As we move into the second half of 2019, we’re looking to the future. There’s no doubt that there’s been a push in recent months for more female students to take up STEM subjects at university, but just when will the science community start to see the effects? Well, sooner than you might think!
We’ve launched our Inspiring Women in Science series – a selection of interviews shining a light on some of the brilliant women who are working in science today! They’ll be sharing their experiences and some words of wisdom for the up-and-coming generation of scientists.
Our first interview is with our very own Katherine Wickham, a Technical Support Specialist here at Radleys. Check out what she had to say below:
Tell us a little about your current role at Radleys.
KW: I contribute to both Technical Support and R&D (Research and Development). Technical Support involves answering questions and solving problems for anyone who has contact with our products, including our colleagues, our network of international distributors and of course the people using our products in their science. R&D focuses on the development of both our existing and potential new products so that we can continue to innovate and improve.
I’ve been very lucky in that this job is the first job following my PhD. It’s great because no two days are the same – you never know what problem you will face next, whether that’s a Technical Support enquiry or an obstacle with an R&D project!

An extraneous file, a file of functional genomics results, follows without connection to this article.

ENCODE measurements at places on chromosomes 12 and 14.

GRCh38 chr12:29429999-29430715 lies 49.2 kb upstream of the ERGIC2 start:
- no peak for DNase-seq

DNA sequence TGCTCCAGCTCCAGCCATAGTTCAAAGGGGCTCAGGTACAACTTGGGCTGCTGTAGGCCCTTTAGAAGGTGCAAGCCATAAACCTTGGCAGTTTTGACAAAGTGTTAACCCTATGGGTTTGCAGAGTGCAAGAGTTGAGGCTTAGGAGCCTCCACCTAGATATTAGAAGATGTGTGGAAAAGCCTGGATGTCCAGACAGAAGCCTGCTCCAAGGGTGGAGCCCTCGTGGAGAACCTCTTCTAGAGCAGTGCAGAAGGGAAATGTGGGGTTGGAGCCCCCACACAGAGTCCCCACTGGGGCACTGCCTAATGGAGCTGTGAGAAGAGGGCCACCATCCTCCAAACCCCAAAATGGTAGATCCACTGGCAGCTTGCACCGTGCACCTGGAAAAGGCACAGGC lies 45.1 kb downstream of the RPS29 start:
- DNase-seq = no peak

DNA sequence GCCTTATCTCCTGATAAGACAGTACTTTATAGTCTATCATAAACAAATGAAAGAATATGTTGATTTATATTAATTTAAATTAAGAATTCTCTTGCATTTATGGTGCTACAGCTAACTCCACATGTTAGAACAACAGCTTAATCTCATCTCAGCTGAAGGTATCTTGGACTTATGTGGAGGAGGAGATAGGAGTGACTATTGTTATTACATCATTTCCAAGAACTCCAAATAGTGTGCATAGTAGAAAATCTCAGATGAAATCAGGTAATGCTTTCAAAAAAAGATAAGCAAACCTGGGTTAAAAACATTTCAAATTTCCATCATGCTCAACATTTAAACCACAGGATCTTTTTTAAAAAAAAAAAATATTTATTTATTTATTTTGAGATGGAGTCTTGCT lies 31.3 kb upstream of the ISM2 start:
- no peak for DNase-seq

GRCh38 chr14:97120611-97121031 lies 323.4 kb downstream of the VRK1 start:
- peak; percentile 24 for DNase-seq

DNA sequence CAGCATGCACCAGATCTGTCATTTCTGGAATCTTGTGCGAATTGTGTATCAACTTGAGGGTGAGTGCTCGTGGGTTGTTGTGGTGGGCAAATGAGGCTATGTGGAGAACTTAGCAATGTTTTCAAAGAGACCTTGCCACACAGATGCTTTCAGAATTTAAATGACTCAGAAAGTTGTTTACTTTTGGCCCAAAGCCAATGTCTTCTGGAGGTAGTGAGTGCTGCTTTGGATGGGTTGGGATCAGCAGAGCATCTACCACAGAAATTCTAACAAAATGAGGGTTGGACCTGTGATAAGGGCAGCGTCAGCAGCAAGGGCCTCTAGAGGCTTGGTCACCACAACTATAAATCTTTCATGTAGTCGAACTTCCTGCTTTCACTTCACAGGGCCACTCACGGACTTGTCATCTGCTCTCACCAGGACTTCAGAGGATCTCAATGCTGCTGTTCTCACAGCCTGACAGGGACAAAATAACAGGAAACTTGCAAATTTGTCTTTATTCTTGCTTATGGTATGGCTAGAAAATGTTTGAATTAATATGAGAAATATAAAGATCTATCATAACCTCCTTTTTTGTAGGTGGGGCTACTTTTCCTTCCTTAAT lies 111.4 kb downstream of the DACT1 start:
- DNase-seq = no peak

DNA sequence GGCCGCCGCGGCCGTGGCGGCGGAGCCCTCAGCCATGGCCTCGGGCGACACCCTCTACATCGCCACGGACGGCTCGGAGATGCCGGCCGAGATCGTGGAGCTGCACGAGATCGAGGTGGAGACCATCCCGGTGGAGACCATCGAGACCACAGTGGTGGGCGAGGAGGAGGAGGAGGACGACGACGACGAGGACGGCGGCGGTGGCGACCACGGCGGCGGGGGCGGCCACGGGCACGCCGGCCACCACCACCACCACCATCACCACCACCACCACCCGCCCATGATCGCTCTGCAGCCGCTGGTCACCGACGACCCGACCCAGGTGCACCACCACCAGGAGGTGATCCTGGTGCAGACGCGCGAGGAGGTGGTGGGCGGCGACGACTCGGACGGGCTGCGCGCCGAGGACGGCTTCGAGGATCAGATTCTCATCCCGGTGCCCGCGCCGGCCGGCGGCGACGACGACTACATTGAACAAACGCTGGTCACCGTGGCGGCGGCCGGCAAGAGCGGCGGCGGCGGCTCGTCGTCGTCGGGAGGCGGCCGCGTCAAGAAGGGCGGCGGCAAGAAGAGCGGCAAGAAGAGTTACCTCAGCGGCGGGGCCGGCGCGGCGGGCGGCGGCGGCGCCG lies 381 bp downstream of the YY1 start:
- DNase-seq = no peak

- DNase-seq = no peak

KW: I did both my integrated Masters in Chemistry and my PhD, which I am just finishing, at the University of Nottingham. I studied for a year at Concordia University in Montreal, Quebec during my undergraduate degree.
When did you first know you wanted to pursue a career in science?
KW: I’ve always enjoyed science and maths, so when it came to choosing what to study I think I was quite lucky in that I just chose the subject that I enjoyed the most. I think the decision to continue to work in science came at university; I saw lots of my friends settle for careers outside of science but I didn’t want to lose touch with chemistry and my enthusiasm that went along with it.
What inspires you in the workplace?
KW: I am inspired by the scale of the business and expertise in a relatively small company. I think particularly because I grew up locally, it’s both surprising and impressive that just around the corner from the museum and park where I used to spend some of my school holidays is a scientific manufacturing company that deals with distributors and customers worldwide.
I think it’s also pretty inspirational Radleys has retained a small business feel while being very successful. I have found that my voice, knowledge and ideas are respected and listened to and I don’t think you get that with all companies, scientific or otherwise.
How do you feel the landscape will change for women in science over the next 5 years?
KW: I think it’s already changed a lot and it is only improving for women in all areas of science, engineering and maths. More women are going into science and continuing in science, with greater rates of women choosing STEM subjects at degree level and opting into further study.
Over the next 5 years, I hope we will start to see all of these bright young women filter up into bigger roles in academia, industry and popular science. I’m hoping the next Brian Cox is a young woman with a passion for chemistry!
KW: Ask questions and take your time. I think that young people can feel rushed into a career and decisions that will continue to affect them throughout their lives, so taking a while with those choices is important.
If you are considering science, try getting in contact with scientists and industries you find interesting to get more of a feel for what they do and how they got there. Scientists have a bad reputation for not being sociable, but I promise that a lot of us can talk your ear off about the science we do and enjoy